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Protein Synthesis and the Stress Response

Written By

Assaf Katz and Omar Orellana

Submitted: May 7th, 2012 Published: October 10th, 2012

DOI: 10.5772/50311

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1. Introduction

Accuracy of protein synthesis is critical for life since a high degree of fidelity of the translation of the genetic information is required to accomplish the needs of the cellular functions as well as to preserve the variability developed by evolution. More than one hundred macromolecules are involved in this process even in the simplest organisms, including ribosomal proteins, translation factors, aminoacyl-tRNA synthetases as well as ribosomal and transfer RNAs (being rRNAs near 80% of total cellular RNAs in bacteria). Accuracy of translation of the genetic information is accomplished at different levels, being one of the most relevant the specific interaction of the aminoacyl-tRNA synthetases with their substrates, tRNA and amino acids. Either specific molecular interactions that avoid the miss-incorporation of amino acids or the hydrolysis of wrong aminoacyl-tRNAs represent strategies utilized by the aminoacyl-tRNA synthetases to reduce the formation of miss-acilated tRNAs. Additionally, the discrimination by the elongation factor Tu (EF-Tu) against miss-acylated aminoacyl-tRNAs over correctly acylated increases the accuracy of incorporation of the proper aminoacyl-tRNAs to the ribosome. The accurate decodification of the mRNA by the incorporation of the aminoacyl-tRNA with the correct anticodon ensures the fidelity of translation of the genetic information. The consequence of these discriminatory events led to an accuracy of translation of the genetic information to as low as 10-4 errors per amino acid incorporated. However, certain level of inaccuracy might be tolerated, even might be beneficial to the cells under certain physiological and environmental conditions.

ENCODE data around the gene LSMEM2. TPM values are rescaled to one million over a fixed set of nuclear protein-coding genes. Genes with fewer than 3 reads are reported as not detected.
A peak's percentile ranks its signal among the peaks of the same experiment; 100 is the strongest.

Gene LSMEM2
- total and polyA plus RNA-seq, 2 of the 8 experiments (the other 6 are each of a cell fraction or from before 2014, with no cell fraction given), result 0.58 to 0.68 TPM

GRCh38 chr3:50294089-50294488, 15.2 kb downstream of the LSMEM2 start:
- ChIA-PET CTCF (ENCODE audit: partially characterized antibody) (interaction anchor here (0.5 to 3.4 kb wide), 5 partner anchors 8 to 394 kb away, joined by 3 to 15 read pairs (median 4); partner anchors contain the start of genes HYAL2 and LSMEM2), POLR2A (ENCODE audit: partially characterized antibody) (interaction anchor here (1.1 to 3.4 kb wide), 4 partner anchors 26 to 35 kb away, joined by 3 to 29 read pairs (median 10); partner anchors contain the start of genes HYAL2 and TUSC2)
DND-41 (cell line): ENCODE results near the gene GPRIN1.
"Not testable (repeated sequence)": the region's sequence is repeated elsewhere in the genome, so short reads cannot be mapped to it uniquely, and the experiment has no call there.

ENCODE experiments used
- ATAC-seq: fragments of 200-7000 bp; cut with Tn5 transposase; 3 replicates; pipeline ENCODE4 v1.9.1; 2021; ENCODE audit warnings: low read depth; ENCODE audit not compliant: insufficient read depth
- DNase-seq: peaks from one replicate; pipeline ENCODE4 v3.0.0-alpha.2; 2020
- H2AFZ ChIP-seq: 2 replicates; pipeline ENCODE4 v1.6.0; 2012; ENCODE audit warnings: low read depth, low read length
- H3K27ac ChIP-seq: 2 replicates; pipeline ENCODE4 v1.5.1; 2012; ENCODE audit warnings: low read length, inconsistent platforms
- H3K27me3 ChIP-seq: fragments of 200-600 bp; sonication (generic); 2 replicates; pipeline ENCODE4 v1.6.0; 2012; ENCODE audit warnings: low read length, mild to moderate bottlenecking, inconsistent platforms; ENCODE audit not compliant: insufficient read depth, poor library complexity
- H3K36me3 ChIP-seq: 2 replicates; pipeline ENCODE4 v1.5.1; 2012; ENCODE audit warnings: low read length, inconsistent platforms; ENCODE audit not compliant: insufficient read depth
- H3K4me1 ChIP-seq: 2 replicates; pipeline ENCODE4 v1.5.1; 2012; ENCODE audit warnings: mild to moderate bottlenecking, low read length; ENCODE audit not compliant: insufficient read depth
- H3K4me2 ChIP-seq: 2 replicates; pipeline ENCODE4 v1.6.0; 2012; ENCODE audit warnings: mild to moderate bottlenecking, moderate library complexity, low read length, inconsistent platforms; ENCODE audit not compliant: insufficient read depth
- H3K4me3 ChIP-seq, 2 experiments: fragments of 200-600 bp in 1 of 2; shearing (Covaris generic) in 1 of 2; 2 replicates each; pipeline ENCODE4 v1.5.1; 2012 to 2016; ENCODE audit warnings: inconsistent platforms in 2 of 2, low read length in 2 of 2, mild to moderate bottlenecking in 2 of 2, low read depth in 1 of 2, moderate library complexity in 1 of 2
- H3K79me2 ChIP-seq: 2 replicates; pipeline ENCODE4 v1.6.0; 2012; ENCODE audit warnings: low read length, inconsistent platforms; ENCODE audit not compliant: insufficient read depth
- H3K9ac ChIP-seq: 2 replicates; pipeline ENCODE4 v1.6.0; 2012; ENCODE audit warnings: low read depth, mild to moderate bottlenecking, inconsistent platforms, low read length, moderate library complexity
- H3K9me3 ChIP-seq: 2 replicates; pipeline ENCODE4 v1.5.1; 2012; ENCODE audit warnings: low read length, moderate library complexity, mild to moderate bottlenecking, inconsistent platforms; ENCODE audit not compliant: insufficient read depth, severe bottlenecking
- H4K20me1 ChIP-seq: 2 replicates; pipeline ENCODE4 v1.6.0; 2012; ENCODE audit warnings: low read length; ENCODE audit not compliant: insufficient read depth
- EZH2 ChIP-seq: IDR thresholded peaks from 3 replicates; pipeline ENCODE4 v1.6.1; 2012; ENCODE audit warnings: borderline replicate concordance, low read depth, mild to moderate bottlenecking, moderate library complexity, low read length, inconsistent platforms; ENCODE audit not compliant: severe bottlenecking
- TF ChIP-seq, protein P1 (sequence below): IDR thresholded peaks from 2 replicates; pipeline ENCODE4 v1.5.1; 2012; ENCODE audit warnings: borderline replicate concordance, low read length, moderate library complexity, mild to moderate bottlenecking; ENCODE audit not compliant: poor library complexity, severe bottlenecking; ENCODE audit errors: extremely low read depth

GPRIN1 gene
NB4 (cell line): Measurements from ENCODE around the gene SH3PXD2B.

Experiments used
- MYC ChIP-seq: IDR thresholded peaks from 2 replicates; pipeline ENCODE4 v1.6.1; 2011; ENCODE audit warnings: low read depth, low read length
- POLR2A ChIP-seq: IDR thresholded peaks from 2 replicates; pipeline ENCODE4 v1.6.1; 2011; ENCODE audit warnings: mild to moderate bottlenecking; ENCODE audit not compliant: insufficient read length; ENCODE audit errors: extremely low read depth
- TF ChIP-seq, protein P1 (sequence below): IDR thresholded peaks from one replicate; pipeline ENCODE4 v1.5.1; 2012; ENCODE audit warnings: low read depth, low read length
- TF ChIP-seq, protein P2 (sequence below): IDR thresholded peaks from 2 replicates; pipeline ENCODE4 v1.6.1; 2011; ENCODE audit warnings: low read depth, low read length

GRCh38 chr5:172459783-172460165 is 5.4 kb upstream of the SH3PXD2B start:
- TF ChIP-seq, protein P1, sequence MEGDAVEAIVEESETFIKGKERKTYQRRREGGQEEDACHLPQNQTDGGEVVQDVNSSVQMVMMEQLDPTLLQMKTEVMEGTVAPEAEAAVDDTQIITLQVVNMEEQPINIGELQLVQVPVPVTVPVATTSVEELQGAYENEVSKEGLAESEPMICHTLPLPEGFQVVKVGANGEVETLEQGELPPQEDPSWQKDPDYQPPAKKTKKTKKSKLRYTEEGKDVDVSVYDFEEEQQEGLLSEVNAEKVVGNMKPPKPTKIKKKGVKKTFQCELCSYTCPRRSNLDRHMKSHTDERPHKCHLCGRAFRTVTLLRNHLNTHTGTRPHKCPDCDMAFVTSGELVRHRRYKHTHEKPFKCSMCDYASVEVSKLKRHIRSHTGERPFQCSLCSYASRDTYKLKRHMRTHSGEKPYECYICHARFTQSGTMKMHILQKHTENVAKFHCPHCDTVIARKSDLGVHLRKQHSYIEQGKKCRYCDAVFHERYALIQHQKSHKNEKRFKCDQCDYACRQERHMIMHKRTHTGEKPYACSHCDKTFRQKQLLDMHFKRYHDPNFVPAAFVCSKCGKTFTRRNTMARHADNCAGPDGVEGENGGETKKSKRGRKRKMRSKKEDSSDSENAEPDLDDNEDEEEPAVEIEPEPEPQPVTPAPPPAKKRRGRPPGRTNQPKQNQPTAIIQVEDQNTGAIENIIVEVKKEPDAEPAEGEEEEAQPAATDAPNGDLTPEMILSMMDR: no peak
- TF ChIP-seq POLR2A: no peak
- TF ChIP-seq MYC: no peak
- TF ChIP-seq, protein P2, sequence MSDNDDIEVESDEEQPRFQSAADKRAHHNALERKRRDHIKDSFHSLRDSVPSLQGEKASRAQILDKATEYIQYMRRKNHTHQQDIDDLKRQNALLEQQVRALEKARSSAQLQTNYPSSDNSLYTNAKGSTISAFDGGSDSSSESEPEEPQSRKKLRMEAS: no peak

How does the cellular translational machinery respond against stress conditions? Is protein synthesis as accurate as in normal conditions when cells are stressed? These are topics that are not well understood. Different kinds of stressing conditions might have different responses in the components of the protein synthesis system. In this chapter, we will briefly describe how bacteria respond to two stress conditions, oxidative stress and amino acid starvation, that microorganisms are commonly exposed to including in environmental conditions.


2. Oxidation of the translation machinery during oxidative stress

Oxidative stress is defined as the condition where oxidative species production is faster than the ability of the cell to eliminate them and reduce or degrade oxidized products, leading to damage [1–3]. This condition can be met when production of or exposure to oxidative species is increased, such as when bacterial cells are attacked by the immune system of a host [4–7] or when oxygen reactive species (ROS) are generated in cyanobacteria as a byproduct of photosystem II irradiation with strong light [8]. Also, “normal” ROS levels can cause oxidative stress when there is a lower level of protective enzymes as when bacteria pass from an anaerobic environment to another with oxygen [9]. As a consequence of the increase in oxidative species concentration several macromolecules can be modified, including proteins, RNA, DNA and lipids [10–12]. In this chapter we are mainly interested in the oxidation of the first two, proteins and RNA, as they are directly involved in the translation process. Several amino acids and cofactors of proteins can be target of oxidation in vivo. Within these, the most sensitive to oxidation are Fe/S clusters, methionines and cysteines [11,12]. Some of the oxidation states of cysteine (sulfenic acid and disulfide bond) can be reduced so this amino acid is frequently involved in regulatory processes [1315]. The rest of the amino acids are usually considered to be more stable to oxidation, although many of them are carbonylated during oxidative stress, especially when they are located near to cations that can catalyze the oxidation reaction [11,12,16,17]. RNA oxidation is less well studied, although we know that ribonucleotide bases can be oxidized to 5-hydroxyuridine, 5-hydroxycytidine, 8-hydroxyadenosine and 8-hydroxyguanosine [18]. In addition to these oxidative modifications, nucleotides can also completely loss their bases during oxidative stress [19].